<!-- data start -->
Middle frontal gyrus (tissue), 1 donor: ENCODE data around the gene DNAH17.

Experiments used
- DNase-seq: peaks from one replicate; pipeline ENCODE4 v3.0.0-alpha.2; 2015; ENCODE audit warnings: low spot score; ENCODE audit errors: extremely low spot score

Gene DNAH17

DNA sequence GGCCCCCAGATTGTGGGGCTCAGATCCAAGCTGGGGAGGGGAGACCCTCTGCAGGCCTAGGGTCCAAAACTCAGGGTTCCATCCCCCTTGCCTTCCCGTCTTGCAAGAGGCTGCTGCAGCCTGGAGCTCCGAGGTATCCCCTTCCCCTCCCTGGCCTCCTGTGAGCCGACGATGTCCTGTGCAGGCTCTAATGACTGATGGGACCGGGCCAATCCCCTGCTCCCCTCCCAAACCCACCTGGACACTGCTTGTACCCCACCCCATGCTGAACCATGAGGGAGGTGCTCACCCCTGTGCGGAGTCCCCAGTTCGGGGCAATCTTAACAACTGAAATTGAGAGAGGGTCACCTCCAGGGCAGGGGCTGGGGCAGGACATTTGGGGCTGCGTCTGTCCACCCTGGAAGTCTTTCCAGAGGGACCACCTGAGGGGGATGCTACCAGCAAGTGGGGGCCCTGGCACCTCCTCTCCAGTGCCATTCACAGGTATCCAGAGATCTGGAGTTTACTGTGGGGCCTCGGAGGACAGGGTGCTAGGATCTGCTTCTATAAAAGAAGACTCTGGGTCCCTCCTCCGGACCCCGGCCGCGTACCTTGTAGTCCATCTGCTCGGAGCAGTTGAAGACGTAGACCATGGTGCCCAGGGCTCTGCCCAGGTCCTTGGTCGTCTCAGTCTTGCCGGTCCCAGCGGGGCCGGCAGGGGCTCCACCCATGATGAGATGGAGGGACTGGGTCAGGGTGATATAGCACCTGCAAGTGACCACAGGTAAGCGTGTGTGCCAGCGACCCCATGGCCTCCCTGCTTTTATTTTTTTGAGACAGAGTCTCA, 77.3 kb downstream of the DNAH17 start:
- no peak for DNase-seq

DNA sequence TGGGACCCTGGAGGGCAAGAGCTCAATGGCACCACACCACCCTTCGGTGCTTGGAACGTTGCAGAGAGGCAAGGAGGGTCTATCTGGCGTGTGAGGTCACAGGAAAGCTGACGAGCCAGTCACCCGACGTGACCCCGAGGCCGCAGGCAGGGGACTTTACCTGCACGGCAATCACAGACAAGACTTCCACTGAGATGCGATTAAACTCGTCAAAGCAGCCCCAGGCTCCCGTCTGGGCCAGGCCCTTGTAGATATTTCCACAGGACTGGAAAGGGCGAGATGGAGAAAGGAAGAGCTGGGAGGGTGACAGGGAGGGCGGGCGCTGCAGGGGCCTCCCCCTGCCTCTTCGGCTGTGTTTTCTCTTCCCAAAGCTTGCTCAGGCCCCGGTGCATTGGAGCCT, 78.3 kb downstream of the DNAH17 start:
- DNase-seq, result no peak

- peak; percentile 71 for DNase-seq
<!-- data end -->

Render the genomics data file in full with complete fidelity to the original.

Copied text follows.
Middle frontal gyrus (tissue), 1 donor: ENCODE data around the gene DNAH17.

Experiments used
- DNase-seq: peaks from one replicate; pipeline ENCODE4 v3.0.0-alpha.2; 2015; ENCODE audit warnings: low spot score; ENCODE audit errors: extremely low spot score

Gene DNAH17

DNA sequence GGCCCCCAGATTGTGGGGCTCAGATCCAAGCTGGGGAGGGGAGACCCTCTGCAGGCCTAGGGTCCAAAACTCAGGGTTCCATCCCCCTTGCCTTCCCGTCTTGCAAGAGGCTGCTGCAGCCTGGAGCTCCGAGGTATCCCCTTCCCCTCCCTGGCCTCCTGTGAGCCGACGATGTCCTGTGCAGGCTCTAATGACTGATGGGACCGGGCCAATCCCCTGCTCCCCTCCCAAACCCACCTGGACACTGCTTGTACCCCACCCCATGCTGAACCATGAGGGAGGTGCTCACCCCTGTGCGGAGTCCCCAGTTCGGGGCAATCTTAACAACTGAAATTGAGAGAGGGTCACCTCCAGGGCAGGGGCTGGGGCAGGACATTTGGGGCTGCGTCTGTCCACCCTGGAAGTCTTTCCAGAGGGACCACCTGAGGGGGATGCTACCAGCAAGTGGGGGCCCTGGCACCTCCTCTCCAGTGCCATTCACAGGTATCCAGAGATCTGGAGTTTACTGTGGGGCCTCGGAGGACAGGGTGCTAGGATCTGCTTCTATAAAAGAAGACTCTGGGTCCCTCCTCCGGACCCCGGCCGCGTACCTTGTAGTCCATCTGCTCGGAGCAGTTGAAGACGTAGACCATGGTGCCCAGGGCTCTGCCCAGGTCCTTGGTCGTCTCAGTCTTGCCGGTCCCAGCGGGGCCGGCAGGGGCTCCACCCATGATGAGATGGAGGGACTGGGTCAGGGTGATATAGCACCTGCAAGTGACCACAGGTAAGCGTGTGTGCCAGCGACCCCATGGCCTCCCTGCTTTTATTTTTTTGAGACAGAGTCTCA, 77.3 kb downstream of the DNAH17 start:
- no peak for DNase-seq

DNA sequence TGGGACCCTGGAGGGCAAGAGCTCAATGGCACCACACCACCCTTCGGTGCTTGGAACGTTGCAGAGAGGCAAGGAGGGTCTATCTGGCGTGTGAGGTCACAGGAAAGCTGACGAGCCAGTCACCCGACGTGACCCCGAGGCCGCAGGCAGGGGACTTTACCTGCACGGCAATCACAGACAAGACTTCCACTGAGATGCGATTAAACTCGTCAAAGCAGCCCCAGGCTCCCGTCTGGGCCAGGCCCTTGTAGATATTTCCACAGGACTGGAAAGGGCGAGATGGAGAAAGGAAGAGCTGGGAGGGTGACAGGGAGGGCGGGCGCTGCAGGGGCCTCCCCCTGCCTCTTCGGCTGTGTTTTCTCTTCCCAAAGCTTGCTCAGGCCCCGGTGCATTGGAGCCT, 78.3 kb downstream of the DNAH17 start:
- DNase-seq, result no peak

- peak; percentile 71 for DNase-seq